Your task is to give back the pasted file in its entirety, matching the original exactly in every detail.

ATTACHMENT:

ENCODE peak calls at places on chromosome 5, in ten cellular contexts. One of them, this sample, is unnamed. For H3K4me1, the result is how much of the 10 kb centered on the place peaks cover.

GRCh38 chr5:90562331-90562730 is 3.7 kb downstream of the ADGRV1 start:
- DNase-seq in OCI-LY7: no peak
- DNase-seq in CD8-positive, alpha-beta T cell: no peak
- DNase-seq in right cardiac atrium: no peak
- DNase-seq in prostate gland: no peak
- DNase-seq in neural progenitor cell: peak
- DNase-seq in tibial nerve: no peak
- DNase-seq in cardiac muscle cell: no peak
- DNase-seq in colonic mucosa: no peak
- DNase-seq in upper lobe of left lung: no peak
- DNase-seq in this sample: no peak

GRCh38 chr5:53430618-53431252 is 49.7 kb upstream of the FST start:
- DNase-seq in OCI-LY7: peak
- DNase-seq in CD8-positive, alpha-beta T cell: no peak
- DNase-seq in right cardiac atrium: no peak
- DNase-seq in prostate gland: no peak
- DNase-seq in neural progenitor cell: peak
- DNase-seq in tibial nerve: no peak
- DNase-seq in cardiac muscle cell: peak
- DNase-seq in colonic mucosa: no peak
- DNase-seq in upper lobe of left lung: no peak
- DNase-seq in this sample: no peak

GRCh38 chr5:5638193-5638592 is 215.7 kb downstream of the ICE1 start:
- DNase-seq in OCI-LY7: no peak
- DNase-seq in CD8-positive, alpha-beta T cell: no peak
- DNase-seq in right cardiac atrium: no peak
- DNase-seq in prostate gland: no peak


ENCODE peak calls at places on chromosome 5, in ten cellular contexts. One of them, this sample, is unnamed. For H3K4me1, the result is how much of the 10 kb centered on the place peaks cover.

GRCh38 chr5:90562331-90562730 is 3.7 kb downstream of the ADGRV1 start:
- DNase-seq in OCI-LY7: no peak
- DNase-seq in CD8-positive, alpha-beta T cell: no peak
- DNase-seq in right cardiac atrium: no peak
- DNase-seq in prostate gland: no peak
- DNase-seq in neural progenitor cell: peak
- DNase-seq in tibial nerve: no peak
- DNase-seq in cardiac muscle cell: no peak
- DNase-seq in colonic mucosa: no peak
- DNase-seq in upper lobe of left lung: no peak
- DNase-seq in this sample: no peak

GRCh38 chr5:53430618-53431252 is 49.7 kb upstream of the FST start:
- DNase-seq in OCI-LY7: peak
- DNase-seq in CD8-positive, alpha-beta T cell: no peak
- DNase-seq in right cardiac atrium: no peak
- DNase-seq in prostate gland: no peak
- DNase-seq in neural progenitor cell: peak
- DNase-seq in tibial nerve: no peak
- DNase-seq in cardiac muscle cell: peak
- DNase-seq in colonic mucosa: no peak
- DNase-seq in upper lobe of left lung: no peak
- DNase-seq in this sample: no peak

GRCh38 chr5:5638193-5638592 is 215.7 kb downstream of the ICE1 start:
- DNase-seq in OCI-LY7: no peak
- DNase-seq in CD8-positive, alpha-beta T cell: no peak
- DNase-seq in right cardiac atrium: no peak
- DNase-seq in prostate gland: no peak